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"I didn't actually read it. The first time Alfonso came in, I don't think he had finished it yet. I just remember sitting by a window at the office while he explained the story for forty-five minutes, feeling exhausted already. And it's amazing thinking back to that, how incredibly close to that it was. I remember thinking that it's a different movie, about a single person alone in space, so I knew it would be a challenging movie at the time. I certainly didn't think you could do it easily - things always comes down to time and money at a point. We could do it, but how?"
―Tim Webber on Gravity.

Timothy "Tim" Webber is an English visual effects supervisor.

Webber supervised the visual effects on Gravity along with Chris Lawrence, for which he has been nominated for an Academy Award for Best Visual Effects at the 86th Academy Awards.

Work on GravityEdit

Having worked with Alfonso Cuarón before on Children of Men, Webber was Warner Brothers’ VFX supervisor on Alfonso Cuarón's space epic, Gravity (2013), with the techniques involved in the film realized by Webber and the Framestore team, taking three years to complete. David Heyman, co-producer of Gravity, hired Webber to oversee the film's visual effects work. For his work on Gravity, he has been nominated for the BAFTA Award for Best Special Visual Effects at the 67th British Academy Film Awards, and an Academy Award for Best Visual Effects at the 86th Academy Awards.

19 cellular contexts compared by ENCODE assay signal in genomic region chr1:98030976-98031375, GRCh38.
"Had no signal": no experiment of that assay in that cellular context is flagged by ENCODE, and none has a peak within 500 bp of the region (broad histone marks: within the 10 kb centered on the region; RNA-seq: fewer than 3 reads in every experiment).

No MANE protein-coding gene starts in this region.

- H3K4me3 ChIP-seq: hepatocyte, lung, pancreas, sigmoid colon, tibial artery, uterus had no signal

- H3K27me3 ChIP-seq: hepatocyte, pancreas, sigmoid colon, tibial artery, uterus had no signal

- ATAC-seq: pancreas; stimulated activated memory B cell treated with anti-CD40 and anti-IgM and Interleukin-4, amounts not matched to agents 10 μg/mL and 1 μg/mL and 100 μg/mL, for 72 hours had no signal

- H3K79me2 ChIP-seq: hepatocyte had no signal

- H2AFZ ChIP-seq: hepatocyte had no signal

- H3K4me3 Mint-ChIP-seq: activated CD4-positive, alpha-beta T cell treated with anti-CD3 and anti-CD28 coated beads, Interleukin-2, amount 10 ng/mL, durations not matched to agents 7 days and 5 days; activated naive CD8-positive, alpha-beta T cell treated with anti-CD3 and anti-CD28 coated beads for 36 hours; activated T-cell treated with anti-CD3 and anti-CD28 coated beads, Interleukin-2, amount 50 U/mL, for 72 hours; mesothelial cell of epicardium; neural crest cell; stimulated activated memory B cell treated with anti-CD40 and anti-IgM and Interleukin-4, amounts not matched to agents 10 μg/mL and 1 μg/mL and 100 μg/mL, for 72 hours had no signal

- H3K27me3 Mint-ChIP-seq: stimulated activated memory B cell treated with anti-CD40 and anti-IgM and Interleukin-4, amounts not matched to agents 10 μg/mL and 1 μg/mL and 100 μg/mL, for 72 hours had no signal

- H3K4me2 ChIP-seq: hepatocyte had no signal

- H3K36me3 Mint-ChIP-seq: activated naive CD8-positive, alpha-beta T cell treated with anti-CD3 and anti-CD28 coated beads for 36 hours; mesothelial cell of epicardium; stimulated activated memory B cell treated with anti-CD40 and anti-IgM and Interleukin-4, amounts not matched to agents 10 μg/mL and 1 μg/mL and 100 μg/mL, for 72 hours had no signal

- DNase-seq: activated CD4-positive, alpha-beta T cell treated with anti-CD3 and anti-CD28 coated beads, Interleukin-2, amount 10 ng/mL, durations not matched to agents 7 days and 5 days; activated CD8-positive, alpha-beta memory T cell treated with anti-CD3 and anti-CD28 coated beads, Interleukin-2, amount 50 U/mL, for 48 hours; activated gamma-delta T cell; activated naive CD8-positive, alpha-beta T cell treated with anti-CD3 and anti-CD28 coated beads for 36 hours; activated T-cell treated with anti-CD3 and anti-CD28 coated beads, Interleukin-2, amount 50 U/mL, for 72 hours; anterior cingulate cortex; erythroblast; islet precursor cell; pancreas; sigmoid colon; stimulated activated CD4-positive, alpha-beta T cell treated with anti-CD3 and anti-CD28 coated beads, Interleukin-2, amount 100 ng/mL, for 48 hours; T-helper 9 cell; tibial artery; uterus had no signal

CareerEdit

In 1988, Webber joined the British visual effects company Framestore, based near Oxford Street in London. He led the company's push into Digital Film and Television, developing Framestore’s virtual camera and motion rig systems. He has been the visual effects supervisor in some of the most technically and artistically challenging projects, including, Harry Potter and the Goblet of Fire (2005) Christopher Nolan's The Dark Knight (2008), James Cameron's Avatar (2009), and Louis Leterrier's Clash of the Titans (2010). 

Quotes on GravityEdit

  • [Why using conventional rigs wouldn't have worked in filming] "I think there are two reasons. It would work for a period of time but not for the whole movie because you can see the wire. You can sense it on traditional wiring certainly, but even on a heavily developed one you can just tell what'd going on. There are certain moves you just can't do on a wire rig, the wires just get in the way. But also because Alfonso has very long shots. It couldn't get you a long shot. It would just be impossible to manipulate."

Oscar winEdit

"Gravity" winning the Oscar® for Visual Effects02:15

"Gravity" winning the Oscar® for Visual Effects

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